When I took this picture this morning I was standing under a high solitair tree on a hill. That was looking for danger for a few minutes later a thunderstorm battered the area and the tree did not survive. This picture did. I’m still working on it. At the moment I made this photograph a sunbeam succeeded to find a hole in the clouds.
Pictures shot at Stanford Harvest Saturday evening 7 February. First photograph is a portrait of artist Vivienne McOnie. The Bedford (second image) is HDR.
I always like to play with subjects of the Weekly Photo Challenge. This time it is ‘Symmetry’.
Symmetry is mathematical and rarely in all perfectionism seen in nature. And most photographs of symmetrical subjects are boring to look at but yet when photographing there are some maths involved such as the rule of thirds or, for the more advanced photographer, the 2.78 (or equivalent thereof) rule architects use or the centuries old lessons of Fibonacci, to name a few. Foremost is the EYE that sees (or not) and in the processing phase the more accurate mathematical calculations can come in (cropping, etc.). But you have to SEE it when shooting.
I’m Alpha not Bêta so I photograph with a handicap. If these pictures are not symmetrical enough to your liking; don’t blame me, blame my handicap 😉
“Consulting the rules of composition before taking a photograph is like consulting the laws of gravity before going for a walk”. – Edward Weston
A photograph made on the verandah facing Northeast with cloud covered Klein Rivier Mountains in the background.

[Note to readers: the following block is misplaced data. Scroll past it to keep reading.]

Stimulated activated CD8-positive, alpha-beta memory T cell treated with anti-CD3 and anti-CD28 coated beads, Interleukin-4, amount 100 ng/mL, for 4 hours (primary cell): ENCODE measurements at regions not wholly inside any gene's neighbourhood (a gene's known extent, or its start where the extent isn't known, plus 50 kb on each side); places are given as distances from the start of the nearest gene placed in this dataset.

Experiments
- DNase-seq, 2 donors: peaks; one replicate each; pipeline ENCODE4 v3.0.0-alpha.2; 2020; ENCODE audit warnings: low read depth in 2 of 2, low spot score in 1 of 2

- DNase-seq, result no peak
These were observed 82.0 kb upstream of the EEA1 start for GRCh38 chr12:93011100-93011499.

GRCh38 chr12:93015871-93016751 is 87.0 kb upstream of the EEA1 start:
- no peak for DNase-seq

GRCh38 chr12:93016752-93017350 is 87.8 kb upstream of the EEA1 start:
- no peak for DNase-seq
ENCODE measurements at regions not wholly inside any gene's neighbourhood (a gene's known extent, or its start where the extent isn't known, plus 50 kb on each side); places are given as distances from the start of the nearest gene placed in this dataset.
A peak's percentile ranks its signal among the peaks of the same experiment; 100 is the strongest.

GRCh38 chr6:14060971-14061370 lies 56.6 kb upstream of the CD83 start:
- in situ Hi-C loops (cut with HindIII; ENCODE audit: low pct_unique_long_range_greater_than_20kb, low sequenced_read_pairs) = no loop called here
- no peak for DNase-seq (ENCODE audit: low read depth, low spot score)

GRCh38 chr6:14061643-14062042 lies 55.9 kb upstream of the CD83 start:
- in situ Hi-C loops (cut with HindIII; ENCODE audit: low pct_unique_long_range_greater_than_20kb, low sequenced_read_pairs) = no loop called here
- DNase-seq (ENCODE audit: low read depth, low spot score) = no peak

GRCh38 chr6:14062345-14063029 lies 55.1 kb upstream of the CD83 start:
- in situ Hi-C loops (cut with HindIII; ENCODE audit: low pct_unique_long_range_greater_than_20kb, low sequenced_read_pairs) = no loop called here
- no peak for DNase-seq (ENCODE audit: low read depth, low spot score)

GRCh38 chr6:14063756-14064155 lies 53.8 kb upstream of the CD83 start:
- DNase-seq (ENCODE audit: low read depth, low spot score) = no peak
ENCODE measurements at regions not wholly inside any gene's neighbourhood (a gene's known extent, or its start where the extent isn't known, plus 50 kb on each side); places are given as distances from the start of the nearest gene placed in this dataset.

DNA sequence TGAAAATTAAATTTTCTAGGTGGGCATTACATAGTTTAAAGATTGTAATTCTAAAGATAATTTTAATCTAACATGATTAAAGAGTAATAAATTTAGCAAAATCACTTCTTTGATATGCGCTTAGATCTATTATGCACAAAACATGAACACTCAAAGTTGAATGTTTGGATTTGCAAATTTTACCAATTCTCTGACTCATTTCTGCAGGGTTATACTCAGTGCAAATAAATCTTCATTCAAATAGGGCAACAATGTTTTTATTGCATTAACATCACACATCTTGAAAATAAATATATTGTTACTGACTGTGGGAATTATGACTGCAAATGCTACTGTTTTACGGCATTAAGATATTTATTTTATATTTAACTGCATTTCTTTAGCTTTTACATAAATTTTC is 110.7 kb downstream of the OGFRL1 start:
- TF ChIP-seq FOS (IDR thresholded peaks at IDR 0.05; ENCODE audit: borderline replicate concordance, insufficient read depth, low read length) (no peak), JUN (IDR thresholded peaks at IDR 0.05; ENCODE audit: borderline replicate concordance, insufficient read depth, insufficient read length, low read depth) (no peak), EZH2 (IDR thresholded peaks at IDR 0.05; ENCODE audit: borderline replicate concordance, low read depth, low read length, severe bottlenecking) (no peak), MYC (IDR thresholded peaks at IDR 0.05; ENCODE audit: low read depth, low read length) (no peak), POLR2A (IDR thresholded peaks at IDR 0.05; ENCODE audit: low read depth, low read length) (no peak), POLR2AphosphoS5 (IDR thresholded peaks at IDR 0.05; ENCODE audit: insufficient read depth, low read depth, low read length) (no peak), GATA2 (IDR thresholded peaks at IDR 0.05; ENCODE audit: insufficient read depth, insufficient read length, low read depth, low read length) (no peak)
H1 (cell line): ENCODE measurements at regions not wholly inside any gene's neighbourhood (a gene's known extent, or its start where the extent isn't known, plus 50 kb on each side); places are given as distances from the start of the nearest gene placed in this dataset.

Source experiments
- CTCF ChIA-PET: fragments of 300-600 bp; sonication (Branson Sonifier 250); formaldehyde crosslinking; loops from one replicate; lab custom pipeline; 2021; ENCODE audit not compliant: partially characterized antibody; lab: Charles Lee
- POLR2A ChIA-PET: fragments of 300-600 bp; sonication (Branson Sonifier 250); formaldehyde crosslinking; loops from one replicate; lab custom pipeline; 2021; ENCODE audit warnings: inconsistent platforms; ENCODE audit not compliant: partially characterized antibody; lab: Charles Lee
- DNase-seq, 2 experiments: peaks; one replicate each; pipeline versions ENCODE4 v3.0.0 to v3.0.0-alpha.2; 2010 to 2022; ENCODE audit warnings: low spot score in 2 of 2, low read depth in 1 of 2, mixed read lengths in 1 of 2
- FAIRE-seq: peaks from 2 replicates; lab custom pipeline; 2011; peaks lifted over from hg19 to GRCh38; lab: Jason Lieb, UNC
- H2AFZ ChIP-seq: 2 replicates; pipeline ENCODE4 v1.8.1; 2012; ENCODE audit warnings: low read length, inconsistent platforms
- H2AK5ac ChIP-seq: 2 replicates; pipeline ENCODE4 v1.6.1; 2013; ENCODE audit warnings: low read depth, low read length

… are always beautiful to photograph. It’s a Kalanchoe thyrsipholia originating from Madagascar and is in South Africa known under the Afrikaans name ‘Rooi Plakkie’ (‘Little red slice’).
The Euphorbia caput medusae originates from the fynbos area in the Western Cape, South Africa and is, according to scientists, most probably endemic to Table Mountain. The sap of this succulent plant is highly poisonous. The plant is also known as Heads of Medusae. It’s always a pleasure to photograph the flower heads.
Kniphofia praecox is the botanical name of this colorful plant from Southern Africa. It’s an excellent plant for the bird and bee garden. In the wild it grows in and near marshy places. I prefer close-up photographs of this plants in all grey-shades between white and black.
Some of the best garden pictures are made just after a rain shower. This certainly applies for flowers. The rain seems to contribute to the brightness of the colors. But this also depends on time and the angle towards to light source (sun). Etc. etc. These two images were shot at around 9 AM and the difference in color has all to do with the angle from which the photograph was taken.